The civil rights activist Esmail Ahmadi-Ragheb has been sentenced to six months in prison for “propaganda against the state” by Branch 1 of the Revolutionary Court in Shahriar, Tehran Province, for posting content on social media that was critical of government policy.
In an interview with the International Campaign for Human Rights in Iran, Ahmadi-Ragheb said that his comments and photos on Facebook were used as evidence for the anti-state propaganda charge.
“One of the things I had mentioned a lot in my Facebook posts was the term ’religious dictatorship.’ That was taken as evidence, so was my participation in a rally in support of [human rights lawyer] Nasrin Sotoudeh in front of the Bar Association as well as my meeting with Sattar Beheshti’s [a blogger murdered by his interrogators in prison] mother and my participation in gatherings in support of political prisoners. They told me all these activities were illegal,” he said.
Ahmadi-Ragheb, known by his nickname of Zartosht, said he will appeal the sentence but must also appear in another trial on March 8, 2016 at Branch 1044 of the Revolutionary Court to defend himself against the charge of “disturbing public order.”
“In July 2015, I received a summons from the Security Police in Shahriar that said I should go to their office based on a judicial order to answer some questions. But there was no judicial order attached to the summons. So I didn’t go. A few days later, while I was at a protest rally in Vanak Square [in Tehran], several security agents went to my house and searched my belongings. My children were home at the time and the agents scared them during their search,” he told the Campaign.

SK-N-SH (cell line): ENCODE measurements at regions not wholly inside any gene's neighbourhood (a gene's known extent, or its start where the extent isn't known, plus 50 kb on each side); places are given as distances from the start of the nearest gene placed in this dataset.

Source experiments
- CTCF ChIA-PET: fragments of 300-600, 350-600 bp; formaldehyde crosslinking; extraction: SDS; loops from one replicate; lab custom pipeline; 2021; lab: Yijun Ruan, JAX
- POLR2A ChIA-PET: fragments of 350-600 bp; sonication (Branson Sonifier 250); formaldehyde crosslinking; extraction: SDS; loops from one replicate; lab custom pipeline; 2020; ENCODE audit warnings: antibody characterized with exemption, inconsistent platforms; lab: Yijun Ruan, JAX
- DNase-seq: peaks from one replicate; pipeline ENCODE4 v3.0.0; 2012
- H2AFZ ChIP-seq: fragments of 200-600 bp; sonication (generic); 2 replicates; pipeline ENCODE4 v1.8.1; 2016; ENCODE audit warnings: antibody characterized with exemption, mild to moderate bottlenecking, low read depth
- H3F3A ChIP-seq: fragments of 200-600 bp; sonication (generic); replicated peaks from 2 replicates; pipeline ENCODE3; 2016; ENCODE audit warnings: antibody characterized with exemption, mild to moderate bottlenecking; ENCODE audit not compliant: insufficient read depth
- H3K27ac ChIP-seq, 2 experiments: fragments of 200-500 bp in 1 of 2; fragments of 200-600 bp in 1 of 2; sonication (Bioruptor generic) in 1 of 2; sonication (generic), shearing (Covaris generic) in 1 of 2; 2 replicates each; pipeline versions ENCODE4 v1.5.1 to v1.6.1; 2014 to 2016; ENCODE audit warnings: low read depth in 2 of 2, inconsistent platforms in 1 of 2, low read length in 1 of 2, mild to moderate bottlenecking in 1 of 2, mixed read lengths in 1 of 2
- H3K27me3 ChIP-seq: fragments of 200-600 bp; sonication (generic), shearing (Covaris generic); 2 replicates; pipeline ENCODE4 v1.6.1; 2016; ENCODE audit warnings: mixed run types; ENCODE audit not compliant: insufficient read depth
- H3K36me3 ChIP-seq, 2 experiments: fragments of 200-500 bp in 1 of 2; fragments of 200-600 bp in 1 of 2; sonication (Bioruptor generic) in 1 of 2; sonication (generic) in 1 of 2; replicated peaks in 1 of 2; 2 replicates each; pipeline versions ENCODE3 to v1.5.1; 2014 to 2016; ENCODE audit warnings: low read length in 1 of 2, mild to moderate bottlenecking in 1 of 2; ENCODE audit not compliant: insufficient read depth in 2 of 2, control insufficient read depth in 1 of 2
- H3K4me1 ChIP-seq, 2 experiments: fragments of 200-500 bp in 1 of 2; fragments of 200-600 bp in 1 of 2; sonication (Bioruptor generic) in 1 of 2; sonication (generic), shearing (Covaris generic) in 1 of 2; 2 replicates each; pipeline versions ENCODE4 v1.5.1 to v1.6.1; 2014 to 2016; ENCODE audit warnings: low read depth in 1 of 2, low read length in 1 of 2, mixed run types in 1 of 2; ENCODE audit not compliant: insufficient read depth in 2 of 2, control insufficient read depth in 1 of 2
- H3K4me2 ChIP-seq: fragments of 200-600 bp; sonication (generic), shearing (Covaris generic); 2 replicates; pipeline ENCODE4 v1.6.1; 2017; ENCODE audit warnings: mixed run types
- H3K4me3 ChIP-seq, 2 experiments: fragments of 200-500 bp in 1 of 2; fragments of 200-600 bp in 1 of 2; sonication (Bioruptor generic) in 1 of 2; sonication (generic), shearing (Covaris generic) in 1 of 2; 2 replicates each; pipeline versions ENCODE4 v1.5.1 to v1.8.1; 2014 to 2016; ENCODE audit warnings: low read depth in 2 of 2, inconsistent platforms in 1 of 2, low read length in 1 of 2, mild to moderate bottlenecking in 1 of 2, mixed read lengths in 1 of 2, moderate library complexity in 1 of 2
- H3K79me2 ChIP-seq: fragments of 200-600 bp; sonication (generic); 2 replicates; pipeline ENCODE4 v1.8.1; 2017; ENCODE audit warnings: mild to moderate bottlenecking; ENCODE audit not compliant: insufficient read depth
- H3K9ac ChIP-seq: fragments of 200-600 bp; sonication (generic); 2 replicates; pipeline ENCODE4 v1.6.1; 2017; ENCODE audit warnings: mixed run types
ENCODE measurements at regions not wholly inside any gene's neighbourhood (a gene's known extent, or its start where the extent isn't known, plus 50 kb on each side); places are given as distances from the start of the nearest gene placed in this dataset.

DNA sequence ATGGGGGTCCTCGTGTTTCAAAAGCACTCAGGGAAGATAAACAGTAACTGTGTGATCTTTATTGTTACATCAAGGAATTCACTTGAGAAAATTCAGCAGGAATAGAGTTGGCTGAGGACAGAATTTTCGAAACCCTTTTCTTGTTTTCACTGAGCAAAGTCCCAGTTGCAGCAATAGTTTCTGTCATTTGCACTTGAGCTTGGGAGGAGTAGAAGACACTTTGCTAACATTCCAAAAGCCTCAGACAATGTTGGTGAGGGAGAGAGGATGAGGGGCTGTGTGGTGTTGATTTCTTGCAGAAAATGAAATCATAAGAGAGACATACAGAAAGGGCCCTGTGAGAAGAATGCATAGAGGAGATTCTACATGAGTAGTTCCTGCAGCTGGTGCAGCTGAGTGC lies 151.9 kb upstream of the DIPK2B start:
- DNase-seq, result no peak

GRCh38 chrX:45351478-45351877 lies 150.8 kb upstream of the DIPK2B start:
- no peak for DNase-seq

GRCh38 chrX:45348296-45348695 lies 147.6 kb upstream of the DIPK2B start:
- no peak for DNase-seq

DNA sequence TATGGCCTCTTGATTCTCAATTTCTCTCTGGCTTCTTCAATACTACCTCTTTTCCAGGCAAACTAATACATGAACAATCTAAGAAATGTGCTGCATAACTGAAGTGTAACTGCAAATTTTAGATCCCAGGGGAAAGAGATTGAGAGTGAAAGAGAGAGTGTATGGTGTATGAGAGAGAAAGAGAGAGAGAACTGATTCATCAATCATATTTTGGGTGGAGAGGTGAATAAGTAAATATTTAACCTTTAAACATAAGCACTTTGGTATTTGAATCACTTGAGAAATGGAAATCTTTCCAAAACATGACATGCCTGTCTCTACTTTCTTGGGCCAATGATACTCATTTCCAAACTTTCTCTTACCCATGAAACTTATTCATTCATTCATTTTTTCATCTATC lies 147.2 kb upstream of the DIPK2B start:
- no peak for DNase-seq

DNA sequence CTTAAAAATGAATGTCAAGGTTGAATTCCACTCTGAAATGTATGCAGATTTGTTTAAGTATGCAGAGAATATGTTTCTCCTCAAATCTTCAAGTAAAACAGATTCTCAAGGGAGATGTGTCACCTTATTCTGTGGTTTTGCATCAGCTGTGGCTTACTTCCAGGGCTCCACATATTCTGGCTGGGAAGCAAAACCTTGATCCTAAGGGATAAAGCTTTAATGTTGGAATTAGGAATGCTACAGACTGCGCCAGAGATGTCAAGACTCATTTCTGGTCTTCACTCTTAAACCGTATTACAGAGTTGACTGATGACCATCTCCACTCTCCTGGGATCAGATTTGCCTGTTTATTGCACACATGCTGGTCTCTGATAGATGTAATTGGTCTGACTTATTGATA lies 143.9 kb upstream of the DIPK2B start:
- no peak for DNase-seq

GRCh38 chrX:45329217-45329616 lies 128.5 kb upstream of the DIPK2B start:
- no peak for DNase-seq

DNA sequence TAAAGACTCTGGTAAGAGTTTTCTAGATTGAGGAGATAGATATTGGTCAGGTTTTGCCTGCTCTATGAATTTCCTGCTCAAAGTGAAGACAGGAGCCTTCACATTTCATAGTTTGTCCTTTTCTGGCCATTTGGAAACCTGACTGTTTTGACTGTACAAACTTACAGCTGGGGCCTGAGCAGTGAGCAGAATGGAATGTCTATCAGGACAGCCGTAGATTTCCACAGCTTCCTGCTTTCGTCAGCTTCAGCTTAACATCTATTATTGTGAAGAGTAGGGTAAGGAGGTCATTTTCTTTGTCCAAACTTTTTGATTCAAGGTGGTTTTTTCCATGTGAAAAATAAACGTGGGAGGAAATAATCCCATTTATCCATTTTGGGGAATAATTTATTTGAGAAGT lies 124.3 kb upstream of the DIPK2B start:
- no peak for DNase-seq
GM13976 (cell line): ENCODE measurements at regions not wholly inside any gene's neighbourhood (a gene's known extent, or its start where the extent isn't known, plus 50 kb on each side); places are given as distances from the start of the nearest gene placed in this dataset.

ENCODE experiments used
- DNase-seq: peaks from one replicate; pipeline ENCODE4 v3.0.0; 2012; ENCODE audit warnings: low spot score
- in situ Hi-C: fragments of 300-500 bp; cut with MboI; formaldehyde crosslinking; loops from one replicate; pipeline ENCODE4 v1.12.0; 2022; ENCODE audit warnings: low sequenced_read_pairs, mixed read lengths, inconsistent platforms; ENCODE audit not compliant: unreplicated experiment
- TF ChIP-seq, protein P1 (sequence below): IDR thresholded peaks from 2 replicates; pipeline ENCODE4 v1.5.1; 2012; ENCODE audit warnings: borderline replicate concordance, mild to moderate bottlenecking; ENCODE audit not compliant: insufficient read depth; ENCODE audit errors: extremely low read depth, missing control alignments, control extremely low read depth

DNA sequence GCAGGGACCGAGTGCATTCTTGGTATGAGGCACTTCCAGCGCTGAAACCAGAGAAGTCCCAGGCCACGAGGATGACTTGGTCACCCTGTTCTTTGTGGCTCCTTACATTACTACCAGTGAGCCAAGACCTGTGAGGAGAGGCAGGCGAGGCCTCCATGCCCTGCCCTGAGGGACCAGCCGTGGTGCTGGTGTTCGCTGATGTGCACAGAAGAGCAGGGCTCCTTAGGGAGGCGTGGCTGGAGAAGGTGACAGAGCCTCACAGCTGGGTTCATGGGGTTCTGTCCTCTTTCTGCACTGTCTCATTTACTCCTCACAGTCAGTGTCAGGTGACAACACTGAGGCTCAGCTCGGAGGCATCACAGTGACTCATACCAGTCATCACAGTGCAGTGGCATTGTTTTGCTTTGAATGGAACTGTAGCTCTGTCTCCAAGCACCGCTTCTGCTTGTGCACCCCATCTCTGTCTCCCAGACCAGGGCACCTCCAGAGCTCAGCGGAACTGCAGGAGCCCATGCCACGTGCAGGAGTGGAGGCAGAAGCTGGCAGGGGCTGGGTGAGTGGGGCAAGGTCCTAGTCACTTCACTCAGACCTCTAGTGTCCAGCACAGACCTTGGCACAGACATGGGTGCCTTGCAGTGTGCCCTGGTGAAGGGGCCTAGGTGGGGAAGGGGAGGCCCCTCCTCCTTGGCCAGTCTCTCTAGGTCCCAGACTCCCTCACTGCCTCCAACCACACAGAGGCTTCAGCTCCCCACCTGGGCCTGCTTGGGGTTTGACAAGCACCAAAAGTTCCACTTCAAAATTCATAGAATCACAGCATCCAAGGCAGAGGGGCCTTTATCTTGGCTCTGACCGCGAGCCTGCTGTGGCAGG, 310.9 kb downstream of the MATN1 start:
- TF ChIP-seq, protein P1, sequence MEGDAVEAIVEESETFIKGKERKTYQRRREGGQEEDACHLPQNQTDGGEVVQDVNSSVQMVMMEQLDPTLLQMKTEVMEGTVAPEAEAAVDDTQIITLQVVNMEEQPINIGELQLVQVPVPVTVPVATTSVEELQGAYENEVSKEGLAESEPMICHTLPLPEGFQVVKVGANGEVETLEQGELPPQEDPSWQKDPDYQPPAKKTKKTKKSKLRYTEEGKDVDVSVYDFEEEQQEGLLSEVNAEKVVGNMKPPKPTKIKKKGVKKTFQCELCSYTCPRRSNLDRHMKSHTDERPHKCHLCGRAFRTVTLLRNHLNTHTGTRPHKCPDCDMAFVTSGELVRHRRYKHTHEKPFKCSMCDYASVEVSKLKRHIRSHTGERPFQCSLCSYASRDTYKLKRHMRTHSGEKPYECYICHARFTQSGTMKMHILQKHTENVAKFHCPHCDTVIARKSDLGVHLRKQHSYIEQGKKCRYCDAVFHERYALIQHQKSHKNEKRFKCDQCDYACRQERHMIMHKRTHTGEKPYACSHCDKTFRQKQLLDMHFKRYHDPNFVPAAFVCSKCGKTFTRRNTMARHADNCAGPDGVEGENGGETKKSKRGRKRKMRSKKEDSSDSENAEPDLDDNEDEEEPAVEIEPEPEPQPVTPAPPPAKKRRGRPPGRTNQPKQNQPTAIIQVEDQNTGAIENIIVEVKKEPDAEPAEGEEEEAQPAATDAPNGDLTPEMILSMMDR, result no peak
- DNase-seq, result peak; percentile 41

Ahmadi-Ragheb added: “The following day, I went to the Security Police station to ask why my house had been searched. They sent me to the Revolutionary Court in Shahriar where I was asked a few questions. I was then charged with propaganda against the state. I submitted a shop [operation] permit as bond and I was released. I was sent a summons to appear in court on February 16.”
He said he would appeal his six-month prison sentence within the 20-day deadline.
Ahmadi-Ragheb was also arrested by the police on November 23, 2015 at a rally in support of political prisoners in front of the Dena Tire Company in Vanak Square in Tehran, along with three other men and 10 women. He was released 14 days later.
“At the detention center they asked us a few questions and then we were transferred to Evin Prison and we were interrogated there as well. We were charged with disturbing public order and sent to Ward 8. The women were transferred to Gharchak Prison. I was released on December 7 and now I have to go to court for this charge on March 8,” he said.
Ahmadi-Ragheb lost his municipal job after being released from detention and is seeking reemployment to support his two children.
“I have been a municipal worker with 14 years of experience. But when I was released from detention, they fired me. I lodged a complaint and fortunately the Labor Department ruled I should go back to work but the municipality has still not accepted the ruling. I complained again, and again the Labor Department ruled in my favor. I will go back to work soon and I hope there will not be any more problems,” he said.